WAACNewsletter
Volume 13, Number 2, May 1991, p.10

Conservators should commit time and effort to institutional politics and financial management

by Terri Schindel

"A person does not enter the field of art conservation for the love of money." This statement we have heard over and over from our student days, until presently, we hear ourselves repeating the statement to prospective conservation students.

But the realization that money--or lack of money--dominates every decision every day of a conservator's career becomes vividly clear with the first budget crunch, loss of a big contract or payroll reduction. And although administrators of the institution where a conservator is employed may inform him or her that money is the bottom line, many conservators choose to ignore the vital money-political issues that govern many decisions concerning our profession.

We cannot assume, however, that our institution's administration understands or cares about our commitment to the cultural patrimony of the nation. It is our responsibility to inform them exactly what it is we do and why it is important. We must educate them and voice our opinions when there are problems. When there are institutional financial problems, we must be involved in devising solutions and openly hash out the problem with our clients and conservation colleagues.

Although we, as conservators, knew we would have to become politically involved to some minor degree, we thought we could leave the major battles for financial security to the trained administrators. But can we afford to relinquish our power to the institutional economist, financial consultant or administrator with no art or conservation experience?

Do we wait silently, hoping administrators will respect our budget requirements? Do we silently suffer from budget and staff cuts, and heave a huge, worried sigh of relief when the administration enforces cuts in departments other than our own? Or when it is our own department that is reduced, as mine was recently in the Textile Department at the Rocky Mountain Regional Conservation Center, do we simply seek employment elsewhere?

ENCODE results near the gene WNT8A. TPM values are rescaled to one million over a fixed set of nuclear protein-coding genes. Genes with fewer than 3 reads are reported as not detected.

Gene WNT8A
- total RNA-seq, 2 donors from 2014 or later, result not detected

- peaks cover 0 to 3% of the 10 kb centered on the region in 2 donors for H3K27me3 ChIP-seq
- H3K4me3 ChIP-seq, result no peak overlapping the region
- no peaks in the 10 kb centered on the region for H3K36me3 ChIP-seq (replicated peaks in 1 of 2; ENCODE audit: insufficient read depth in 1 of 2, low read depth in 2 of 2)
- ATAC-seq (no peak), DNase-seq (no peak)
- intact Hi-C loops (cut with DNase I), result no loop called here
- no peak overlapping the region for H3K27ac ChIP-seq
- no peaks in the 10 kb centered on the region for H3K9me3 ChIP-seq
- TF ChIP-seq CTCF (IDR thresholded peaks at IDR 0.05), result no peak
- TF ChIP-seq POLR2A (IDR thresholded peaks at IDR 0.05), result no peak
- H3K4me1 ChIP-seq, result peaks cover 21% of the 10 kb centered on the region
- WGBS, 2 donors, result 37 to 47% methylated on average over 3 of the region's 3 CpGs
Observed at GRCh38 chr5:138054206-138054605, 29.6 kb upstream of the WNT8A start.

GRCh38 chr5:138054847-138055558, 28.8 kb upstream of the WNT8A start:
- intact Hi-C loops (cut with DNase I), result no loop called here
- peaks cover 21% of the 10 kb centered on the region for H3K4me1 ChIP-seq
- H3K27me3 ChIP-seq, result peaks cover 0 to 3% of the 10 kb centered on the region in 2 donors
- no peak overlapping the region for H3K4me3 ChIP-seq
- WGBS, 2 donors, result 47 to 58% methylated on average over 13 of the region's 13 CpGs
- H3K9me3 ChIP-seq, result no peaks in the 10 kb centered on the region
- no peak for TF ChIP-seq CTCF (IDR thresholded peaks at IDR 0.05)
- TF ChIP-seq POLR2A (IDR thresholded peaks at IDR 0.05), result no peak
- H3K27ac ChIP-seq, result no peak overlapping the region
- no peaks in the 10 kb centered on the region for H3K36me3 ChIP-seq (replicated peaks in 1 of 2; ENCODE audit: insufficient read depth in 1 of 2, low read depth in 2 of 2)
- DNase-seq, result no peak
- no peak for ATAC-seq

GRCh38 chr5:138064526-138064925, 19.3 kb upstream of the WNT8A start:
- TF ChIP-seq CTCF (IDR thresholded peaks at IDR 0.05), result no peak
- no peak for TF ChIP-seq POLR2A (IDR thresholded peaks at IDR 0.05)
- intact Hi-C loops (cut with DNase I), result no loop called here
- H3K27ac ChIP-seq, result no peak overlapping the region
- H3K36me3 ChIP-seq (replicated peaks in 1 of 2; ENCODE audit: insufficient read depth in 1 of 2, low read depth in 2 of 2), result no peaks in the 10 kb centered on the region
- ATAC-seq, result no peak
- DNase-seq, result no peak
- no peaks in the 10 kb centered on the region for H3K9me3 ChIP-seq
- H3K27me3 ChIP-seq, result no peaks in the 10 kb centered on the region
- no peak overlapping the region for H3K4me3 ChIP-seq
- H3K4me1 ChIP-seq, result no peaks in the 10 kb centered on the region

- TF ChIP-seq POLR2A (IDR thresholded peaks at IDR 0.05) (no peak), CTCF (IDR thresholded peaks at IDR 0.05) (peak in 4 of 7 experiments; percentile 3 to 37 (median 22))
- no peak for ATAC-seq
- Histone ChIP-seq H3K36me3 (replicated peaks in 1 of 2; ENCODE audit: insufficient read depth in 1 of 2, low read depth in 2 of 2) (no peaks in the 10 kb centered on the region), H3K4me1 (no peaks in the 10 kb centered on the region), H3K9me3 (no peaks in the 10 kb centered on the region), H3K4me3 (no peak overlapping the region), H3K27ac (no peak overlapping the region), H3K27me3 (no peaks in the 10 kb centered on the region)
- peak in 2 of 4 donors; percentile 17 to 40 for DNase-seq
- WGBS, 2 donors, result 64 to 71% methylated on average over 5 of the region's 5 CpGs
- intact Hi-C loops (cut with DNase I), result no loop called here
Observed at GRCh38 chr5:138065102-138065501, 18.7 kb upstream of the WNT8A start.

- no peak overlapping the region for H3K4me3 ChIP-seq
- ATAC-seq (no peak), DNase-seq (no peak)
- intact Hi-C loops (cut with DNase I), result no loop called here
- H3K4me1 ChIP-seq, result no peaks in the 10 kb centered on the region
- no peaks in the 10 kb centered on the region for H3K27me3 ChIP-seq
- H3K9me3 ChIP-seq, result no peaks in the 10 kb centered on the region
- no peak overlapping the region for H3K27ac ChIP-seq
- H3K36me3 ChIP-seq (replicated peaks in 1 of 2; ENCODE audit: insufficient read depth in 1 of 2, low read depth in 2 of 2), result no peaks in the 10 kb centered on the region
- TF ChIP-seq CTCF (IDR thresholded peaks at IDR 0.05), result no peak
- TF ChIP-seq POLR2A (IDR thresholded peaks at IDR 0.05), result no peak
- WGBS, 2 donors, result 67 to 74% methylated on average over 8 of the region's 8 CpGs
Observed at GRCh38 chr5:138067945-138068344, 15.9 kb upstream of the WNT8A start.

Those of you who know me personally know that I did not sit silently waiting for the axe to fall on my department, but throughout my 31-month affiliation with RMRCC, I have been in a constant dilemma over the time requirement that is necessary to devote to the financial-political issues governing this profession. Having gone the whole nine yards at the RMRCC, I'd like to take this opportunity to tell those of you who are in institutions where you face uncertainties due to financial and political turbulence: yes, you should enter the financial-political arena.

While the majority of trained conservators have excelled at loving and conserving artifacts, how many conservators are also experienced business/political players? Let's take our heads out of the sand and organize training seminars for conservation business practices, economics, financial planning, time management, grant writing, leadership and ethics to allow us to be more effective in influencing the way conservation is managed in an institutional setting.

Terri Schindel, Chief Conservator
The National Museum of the U.S. Army
c/o Center of Military History, Attn: DAMH-MB Washington, DC 20374-5088

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